Many tests test for bad input, but they don't seem to cover "good" input.
Also, the tests do print out a lot of information by default. Perhaps they could be toggled with a system property.
F. Package design
AbstractCommandLineInterface is in a different package from the classes that implement it.
G. Review the class design
In the CommandLineInterface, there are several constants defined, but they are not used by the CommandLineInterface. Perhaps these constants and the AbstractCommandLineInterface could be combined into an abstract class.
The main method in CommandLineInterface does a lot of input handling that could be handled in CommandProcessor. Most of it probably shouldn't be in the main method.
Be wary of public instance variables. isDebugging probably should not be changed by other classes. A "debug" instance variable and a isDebugging() getter would be better. Not sure what isError is used for, but a similar approach can be used (perhaps with "setError(boolean error)" if needed).
The command classes have methods other than doCommand() that are also publicly accessible and they tend to have similar arguments. Should a user be able to invoke some of the commands independent of doCommand()? Those methods should probably be made private.
Note that the Help class overrides CARRIAGE_RETURN when it doesn't need to.
H. Review the method design
In CommandLineInterface#main, the last continue statement is not needed at all. Again, most of the conditions should be handled in CommandProcessor.
Chart#chartPowerToHTML might be better implemented as two methods, one that creates the Google Chart and another that writes the file.
I. Check for common look and feel
Seems like the code was pretty uniform. I couldn't really see any discernible differences between the implementations.
Phew, I think I'm done now. Check back later for part 2!

Tuesday, November 3, 2009

Lucky 13

I think that there isn't enough group work in computer science classes. Granted, I've taken most of my classes here at UH, so I don't know how other schools are. But it seems like we have students who graduate and think they can hack it out themselves when 90% of the time they need to work in a team of other programmers. Maybe it's my limited view, but I hope more and more students learn how to work in groups. It also helps if the students have access to code repositories and maybe even continuous integration.

As part of working on a command line interface for Watt Depot, we learned about CI. More importantly though, we started working with one or two group partners and applied the all of the tools we learned about in class to complete this assignment. My partner for this project was Yichi Xu and our group name was "umikumakolu" which translates to 13 in Hawaiian. We decided to split the 10 commands in half where we each implement 5. I did take some of the harder ones, but I had few issues implementing them.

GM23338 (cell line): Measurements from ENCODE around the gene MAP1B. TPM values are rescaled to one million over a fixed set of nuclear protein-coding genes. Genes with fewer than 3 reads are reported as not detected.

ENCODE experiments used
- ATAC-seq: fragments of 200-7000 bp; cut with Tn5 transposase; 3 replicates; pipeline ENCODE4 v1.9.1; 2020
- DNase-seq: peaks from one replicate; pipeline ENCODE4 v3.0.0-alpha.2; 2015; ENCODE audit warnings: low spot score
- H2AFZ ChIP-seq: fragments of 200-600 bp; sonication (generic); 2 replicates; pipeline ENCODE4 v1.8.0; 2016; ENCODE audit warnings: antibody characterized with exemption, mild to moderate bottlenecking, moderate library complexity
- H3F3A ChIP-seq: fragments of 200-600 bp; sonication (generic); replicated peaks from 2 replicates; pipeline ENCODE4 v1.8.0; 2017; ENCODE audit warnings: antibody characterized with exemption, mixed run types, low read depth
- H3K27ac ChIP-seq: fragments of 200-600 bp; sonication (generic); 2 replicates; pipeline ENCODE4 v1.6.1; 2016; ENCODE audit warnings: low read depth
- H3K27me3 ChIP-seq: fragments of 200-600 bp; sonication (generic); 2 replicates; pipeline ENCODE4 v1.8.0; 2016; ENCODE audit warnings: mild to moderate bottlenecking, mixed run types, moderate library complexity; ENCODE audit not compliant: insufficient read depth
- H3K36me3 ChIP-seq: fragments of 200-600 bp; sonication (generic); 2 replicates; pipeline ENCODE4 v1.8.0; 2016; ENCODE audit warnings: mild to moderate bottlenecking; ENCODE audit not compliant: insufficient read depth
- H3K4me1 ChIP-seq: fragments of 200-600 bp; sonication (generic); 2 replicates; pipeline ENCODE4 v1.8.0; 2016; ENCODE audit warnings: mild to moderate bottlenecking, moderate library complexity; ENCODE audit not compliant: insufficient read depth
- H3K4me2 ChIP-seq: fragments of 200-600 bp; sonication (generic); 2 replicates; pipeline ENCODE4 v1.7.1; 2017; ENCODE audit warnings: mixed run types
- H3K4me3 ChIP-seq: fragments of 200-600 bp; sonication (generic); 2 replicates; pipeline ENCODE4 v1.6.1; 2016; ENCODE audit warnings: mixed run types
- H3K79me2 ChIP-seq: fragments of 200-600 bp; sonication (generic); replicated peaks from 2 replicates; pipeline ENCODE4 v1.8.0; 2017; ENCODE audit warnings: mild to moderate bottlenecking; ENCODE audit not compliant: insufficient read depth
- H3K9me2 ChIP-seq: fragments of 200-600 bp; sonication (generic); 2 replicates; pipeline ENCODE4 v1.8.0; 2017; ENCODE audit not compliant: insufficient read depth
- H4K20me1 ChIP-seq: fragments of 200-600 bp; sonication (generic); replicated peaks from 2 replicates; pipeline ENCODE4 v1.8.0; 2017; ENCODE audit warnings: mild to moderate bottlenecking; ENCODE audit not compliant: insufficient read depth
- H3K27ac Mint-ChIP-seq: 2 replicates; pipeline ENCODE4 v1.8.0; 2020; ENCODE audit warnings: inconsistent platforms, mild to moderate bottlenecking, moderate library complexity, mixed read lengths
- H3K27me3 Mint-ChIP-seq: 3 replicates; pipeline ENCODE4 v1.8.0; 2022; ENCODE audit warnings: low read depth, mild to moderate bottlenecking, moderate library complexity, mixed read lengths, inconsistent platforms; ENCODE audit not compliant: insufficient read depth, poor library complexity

At first, we got to a rocky start. Because we were modifying the same source file, we encountered Subversion merge conflicts constantly. After a few pointers from Philip though, we refactored the code to separate the commands to individual files. In hindsight, our initial design was pretty bad, if not terrible. Because each command ended up in a separate file, we saw few merge conflicts after that. We later refactored to follow some design patterns suggested by Philip. Honestly, I don't know very many design patterns (singleton and now dispatch tables). I should read up on that more because these design patterns simplify my code and may even make it more stable.

I applied test driven development to create a few of the commands. Hence, my tests are somewhat comprehensive where they test for all sorts of bad input. I did find that the tests sometimes took a while because they needed to make multiple requests to the Watt Depot server. Then again, that was when all of the tests were in one file, so I had to run all of the tests each time I made a small change. With the program's current structure though, I think TDD would go a lot more smoothly.

I'm happy to say that we completed the commands as outlined here. I uploaded our distribution to the WattDepot-CLI project, which you can find here.

Sunday, November 1, 2009

Everything's Shiny Captain

I mentioned before that one reason why having a code repository is great is because we can always go back to a stable state. Things become more complicated if other users are committing code as well. How do you know if the code in the repository is stable? And if it's not, how do you know whose change to roll back?

During my time in the LILT lab, I quickly became familiar with CruiseControl, which is a Continuous Integration (CI) tool. Whenever we committed code, the unit, functional, and acceptance tests would all run. And when everything was successful (cause I always checked my code... not) it would be green. And if someone broke something, it would be red. I actually was kind of afraid to commit code at times, since I was afraid of breaking the build and having the blame log be pointed at me (who was still very new to this whole programming thing). But I grew to accept it and became more comfortable using it. And I now understand how important it was to the overall health of the project.

In our software engineering class, we are creating a command line interface for WattDepot, which is part of a research project here at UH. This gives us the chance to apply a lot of the things we've learned over the past few weeks (automated QA, code repositories, and style guidelines) while working with fellow classmates. We were also introduced to Hudson, which is another CI tool that integrates with tools we already use in class (namely JUnit and Ant). It was pretty easy to set up so that it checked for a new commit every 5 minutes. At first, it failed the build since the code did not pass Checkstyle. Once that was fixed though, the weather cleared up and we haven't failed builds since. Make sure you run verify before committing!

So as Miss Kaylee Frye from Firefly/Serenity would say...